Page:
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Wednesday, Apr 23, 2014
by PopMatters Staff
Tex Ritter's granddaughter Carly Ritter emerges as a promising young Americana artist with her self-titled debut from Vanguard Records.

Carly Ritter grew up in a musical home with her parents large collection of rock ‘n’ roll records. But it’s when she decided to explore her grandfather’s traditional forms of country music that she truly found her voice. In college while majoring in philosophy, Ritter spent her senior year “in the basement of the music library scouring sheet music for all these old folk songs, spirituals, blues and country songs.” That devotion has paid off with this fine debut. Teaming with Ry Cooder, his son and his son’s wife among others, Ritter now offers up Carly Ritter.


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Wednesday, Apr 23, 2014
by PopMatters Staff
Los Angeles backpack rapper Pigeon John returns with his sixth studio album next Tuesday, but we have the goods for you today.

Pigeon John grew up listening to pop as much as hip-hop and he brings that broad sensibility to his work, creating songs that are fiercely independent of any genre expectations. That musical exploration and curiosity always renders Pigeon John’s records as intriguing listens.


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Tuesday, Apr 22, 2014
by PopMatters Staff
Tim Noyes, a.k.a. Handsome Ghost, ditches the indie folk of his earlier years and springs forward with a fresh take on poptronica via Color Study.

Having risked it all searching for success as an indie folk artist only to come up cold, Noyes decided to start with a completely fresh canvas and a new palette. His songwriting gift has never been in question as Noyes can write a great tune in any genre, but with his new Handsome Ghost project, he has really found his unique voice. Warm electronic beats and textures underpin gorgeous dreamy vocals that just seem to lift higher in every measure. This music feels organic, like it emerged fully formed into instantly memorable tunes.


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Wednesday, Apr 16, 2014
by PopMatters Staff
Watch the award-winning documentary about the famed Burning Man festival right here on PopMatters. Spark: A Burning Man Story is available for streaming and purchase.

Each year, 60,000 people from around the globe gather in a dusty windswept Nevada desert to build a temporary city, collaborating on a large-scale art and partying for a week before burning a giant effigy in a ritual frenzy. Rooted in principles of self-expression, self-reliance and community effort, Burning Man has grown famous for stirring ordinary people to shed their nine-to-five existence and act on their dreams. Spark takes us behind the curtain with Burning Man organizers and participants, revealing a year of unprecedented challenges and growth. When ideals of a new world based on freedom and inclusion collide with realities of the “default world”, we wonder which dreams can survive.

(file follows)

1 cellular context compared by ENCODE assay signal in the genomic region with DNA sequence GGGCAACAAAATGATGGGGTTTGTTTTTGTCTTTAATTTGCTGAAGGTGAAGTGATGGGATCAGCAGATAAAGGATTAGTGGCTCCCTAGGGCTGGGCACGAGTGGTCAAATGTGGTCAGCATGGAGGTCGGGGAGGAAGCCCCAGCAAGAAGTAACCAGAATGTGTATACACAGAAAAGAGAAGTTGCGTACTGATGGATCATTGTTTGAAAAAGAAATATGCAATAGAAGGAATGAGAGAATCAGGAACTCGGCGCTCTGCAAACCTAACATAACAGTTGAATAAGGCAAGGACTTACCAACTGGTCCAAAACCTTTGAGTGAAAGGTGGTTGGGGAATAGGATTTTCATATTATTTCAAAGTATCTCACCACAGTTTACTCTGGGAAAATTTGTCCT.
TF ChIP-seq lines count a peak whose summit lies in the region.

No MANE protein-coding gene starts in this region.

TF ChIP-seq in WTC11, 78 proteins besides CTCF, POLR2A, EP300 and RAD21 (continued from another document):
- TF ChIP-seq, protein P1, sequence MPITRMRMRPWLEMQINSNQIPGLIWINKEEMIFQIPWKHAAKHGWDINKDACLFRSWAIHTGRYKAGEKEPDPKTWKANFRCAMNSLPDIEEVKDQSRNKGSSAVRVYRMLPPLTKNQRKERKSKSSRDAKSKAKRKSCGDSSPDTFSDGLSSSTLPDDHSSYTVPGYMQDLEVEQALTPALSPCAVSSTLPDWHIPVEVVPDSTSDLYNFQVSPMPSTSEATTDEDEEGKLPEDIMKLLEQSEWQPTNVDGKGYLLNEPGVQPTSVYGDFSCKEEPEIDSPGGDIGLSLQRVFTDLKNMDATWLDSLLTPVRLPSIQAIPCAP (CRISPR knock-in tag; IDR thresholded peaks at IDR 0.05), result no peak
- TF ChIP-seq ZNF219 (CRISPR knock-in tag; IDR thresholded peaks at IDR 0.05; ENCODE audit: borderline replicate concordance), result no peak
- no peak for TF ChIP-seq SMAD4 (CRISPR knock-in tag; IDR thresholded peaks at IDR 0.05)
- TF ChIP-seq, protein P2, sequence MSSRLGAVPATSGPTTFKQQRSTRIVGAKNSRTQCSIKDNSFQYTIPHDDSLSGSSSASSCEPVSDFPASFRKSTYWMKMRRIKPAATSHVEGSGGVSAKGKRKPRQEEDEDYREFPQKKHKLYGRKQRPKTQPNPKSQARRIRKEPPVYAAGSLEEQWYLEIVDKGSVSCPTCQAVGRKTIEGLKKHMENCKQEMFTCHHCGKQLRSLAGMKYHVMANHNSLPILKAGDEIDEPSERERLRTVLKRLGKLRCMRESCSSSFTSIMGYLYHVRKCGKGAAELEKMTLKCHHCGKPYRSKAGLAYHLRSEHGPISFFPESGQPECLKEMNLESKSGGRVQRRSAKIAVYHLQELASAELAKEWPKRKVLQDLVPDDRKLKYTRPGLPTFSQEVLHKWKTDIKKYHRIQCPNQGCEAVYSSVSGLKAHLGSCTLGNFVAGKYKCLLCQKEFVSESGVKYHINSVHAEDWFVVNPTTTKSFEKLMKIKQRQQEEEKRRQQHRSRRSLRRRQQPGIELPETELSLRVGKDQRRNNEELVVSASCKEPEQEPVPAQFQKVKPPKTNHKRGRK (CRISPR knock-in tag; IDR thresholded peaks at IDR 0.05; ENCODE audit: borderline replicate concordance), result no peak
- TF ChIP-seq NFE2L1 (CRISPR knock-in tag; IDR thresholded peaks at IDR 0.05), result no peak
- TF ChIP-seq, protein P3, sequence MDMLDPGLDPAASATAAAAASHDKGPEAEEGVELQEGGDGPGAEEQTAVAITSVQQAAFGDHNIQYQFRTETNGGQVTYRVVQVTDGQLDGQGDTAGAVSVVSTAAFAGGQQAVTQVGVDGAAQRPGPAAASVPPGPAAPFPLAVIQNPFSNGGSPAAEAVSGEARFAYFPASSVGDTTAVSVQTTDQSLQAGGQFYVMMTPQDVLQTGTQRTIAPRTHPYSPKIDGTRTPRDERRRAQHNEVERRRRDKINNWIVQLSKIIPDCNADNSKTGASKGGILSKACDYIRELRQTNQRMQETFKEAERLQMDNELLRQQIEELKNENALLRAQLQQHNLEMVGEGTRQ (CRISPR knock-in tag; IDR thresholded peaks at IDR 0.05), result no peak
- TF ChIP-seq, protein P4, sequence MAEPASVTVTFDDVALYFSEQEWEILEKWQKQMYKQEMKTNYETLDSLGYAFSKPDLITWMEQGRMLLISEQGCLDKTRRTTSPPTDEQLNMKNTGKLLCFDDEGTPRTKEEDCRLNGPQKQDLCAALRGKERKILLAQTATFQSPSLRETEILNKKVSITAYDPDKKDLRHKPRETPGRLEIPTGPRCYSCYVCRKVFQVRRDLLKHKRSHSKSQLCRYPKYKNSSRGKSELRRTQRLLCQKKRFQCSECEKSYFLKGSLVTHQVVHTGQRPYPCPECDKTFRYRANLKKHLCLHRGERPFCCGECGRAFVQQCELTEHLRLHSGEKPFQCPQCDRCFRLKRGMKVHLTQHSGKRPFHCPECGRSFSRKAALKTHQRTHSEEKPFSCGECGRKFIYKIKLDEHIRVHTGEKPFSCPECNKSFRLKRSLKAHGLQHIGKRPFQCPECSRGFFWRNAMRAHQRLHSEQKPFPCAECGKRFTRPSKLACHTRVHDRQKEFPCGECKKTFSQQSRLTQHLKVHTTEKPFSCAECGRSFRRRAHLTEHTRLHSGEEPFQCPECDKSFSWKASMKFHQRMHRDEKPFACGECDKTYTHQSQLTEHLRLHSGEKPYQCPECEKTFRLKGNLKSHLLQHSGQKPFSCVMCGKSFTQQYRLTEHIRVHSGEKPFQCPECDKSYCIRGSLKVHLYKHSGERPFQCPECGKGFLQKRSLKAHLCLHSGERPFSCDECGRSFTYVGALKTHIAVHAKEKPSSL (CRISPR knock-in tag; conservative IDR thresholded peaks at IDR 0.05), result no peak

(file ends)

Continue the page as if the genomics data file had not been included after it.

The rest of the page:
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Spark


Each year, 60,000 people from around the globe gather in a dusty windswept Nevada desert to build a temporary city, collaborating on a large-scale art and partying for a week before burning a giant effigy in a ritual frenzy. Rooted in principles of self-expression, self-reliance and community effort, Burning Man has grown famous for stirring ordinary people to shed their nine-to-five existence and act on their dreams. Spark takes us behind the curtain with Burning Man organizers and participants, revealing a year of unprecedented challenges and growth. When ideals of a new world based on freedom and inclusion collide with realities of the “default world”, we wonder which dreams can survive.


 



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Wednesday, Apr 16, 2014
by PopMatters Staff
Facing a brief crisis where they thought they may have reached the end as a band, Smoke Fairies emerge with a new album, better than ever and with a renewed focus on the craft of songwriting.

Between 2012 and now, Britain’s Smoke Fairies have gone back to the drawing board, re-assessing their writing techniques. “We scrapped lyrics right from the start if they were too flowery,” says Jessica Davies. “Unless the lyric really got to the point and said something, it got cut.” Katherine Blamire concurs: “As songwriters, I feel we’re really starting to sum things up properly, to nail them down. For me, it was a testament to how long we’ve been together that we could just say to each other ‘that’s shit.’ There really was no ego on this record.”


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